Before beginning a discussion of text, have your students number the paragraphs if that task hasn’t already been completed. Then during the discussion, the speaker has a way to refer to the mentioned passage.
In your preparation for the lesson, choose the skills or ideas that you want your students to learn and have a plan to get them there. Although a discussion of a text can rabbit-trail in many directions, as the instructor/facilitator, you need to be ready to lead them with a purpose. The following are examples of ideas I wanted my students to take away from this passage, you may think of so many more!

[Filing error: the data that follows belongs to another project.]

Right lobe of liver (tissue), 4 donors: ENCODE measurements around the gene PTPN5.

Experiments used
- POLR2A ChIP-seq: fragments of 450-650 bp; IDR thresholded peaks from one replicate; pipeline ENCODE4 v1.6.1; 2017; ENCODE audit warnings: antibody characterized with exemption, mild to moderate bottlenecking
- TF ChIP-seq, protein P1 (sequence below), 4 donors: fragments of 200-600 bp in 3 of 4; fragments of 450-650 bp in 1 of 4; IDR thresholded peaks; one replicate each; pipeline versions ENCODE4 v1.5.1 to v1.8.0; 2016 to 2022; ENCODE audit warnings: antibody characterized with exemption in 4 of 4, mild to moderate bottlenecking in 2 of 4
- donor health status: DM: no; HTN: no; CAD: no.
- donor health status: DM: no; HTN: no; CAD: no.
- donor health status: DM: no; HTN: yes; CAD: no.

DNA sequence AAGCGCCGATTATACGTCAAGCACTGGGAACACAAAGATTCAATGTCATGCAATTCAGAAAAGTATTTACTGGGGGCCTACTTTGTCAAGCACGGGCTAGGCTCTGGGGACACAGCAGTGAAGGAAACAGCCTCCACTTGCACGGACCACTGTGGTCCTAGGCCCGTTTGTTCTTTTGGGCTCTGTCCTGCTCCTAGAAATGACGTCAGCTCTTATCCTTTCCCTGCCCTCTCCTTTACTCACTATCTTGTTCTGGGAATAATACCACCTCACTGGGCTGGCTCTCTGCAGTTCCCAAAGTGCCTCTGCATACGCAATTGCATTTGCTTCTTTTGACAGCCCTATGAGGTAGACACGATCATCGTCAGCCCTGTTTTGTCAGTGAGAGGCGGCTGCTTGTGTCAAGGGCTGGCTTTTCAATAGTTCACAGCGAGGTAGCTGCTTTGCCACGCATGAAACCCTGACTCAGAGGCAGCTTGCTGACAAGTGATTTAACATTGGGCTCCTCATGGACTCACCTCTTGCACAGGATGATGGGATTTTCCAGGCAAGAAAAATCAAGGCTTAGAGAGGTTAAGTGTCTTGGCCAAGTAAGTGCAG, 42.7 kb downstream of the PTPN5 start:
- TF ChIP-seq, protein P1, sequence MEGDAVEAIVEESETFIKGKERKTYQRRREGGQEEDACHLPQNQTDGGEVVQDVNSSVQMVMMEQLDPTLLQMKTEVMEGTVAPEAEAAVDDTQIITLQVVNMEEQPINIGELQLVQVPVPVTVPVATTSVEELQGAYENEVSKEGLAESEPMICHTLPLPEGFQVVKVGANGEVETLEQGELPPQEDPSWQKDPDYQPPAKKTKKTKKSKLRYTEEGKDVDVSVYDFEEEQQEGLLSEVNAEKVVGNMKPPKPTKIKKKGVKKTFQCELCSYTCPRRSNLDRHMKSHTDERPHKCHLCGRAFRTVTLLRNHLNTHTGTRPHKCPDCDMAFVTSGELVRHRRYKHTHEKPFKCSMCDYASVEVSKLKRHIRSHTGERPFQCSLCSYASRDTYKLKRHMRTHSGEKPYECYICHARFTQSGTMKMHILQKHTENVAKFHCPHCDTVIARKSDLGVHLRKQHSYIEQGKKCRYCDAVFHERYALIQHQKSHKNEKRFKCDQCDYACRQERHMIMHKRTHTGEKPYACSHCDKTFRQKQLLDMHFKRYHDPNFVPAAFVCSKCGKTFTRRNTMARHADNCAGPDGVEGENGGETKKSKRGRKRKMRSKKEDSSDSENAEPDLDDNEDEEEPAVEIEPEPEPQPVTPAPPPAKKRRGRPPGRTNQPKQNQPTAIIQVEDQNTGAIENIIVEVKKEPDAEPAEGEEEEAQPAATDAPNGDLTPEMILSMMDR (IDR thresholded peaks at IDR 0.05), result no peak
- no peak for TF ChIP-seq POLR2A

To understand a writer, the reader should make a connection with him/her, however, students tend to focus on those things that are foreign to them. To help my students to grasp this concept, I told them to circle any word/phrase/idea that was unfamiliar. They typically began with names, the players listed in the first paragraph, anything having to do with baseball, then unfamiliar vocabulary such as brusque in paragraph 5. They may use this as their argument for why they cannot find common ground with this writer or make any connection to the text. Move the discussion to the things that they like, music, sports, film – anything with celebrities to idolize. They will soon realize that there is a familiar concept here: the excitement of meeting a celebrity that you idolize. Huzzah! Connection made. This connection may grow into empathy for 8-year-old Auster lamenting the autograph he could have had… if only. Conversely, when it is time for your students to write, encourage them to think of placing the details of a new event or idea within a familiar frame. Good writers never need to say, “you had to be there”; a good writer takes you there. Writing prompt: Using the familiar frame of a journey, describe a journey you have recently experienced – remember it must have a beginning, a middle, and an end!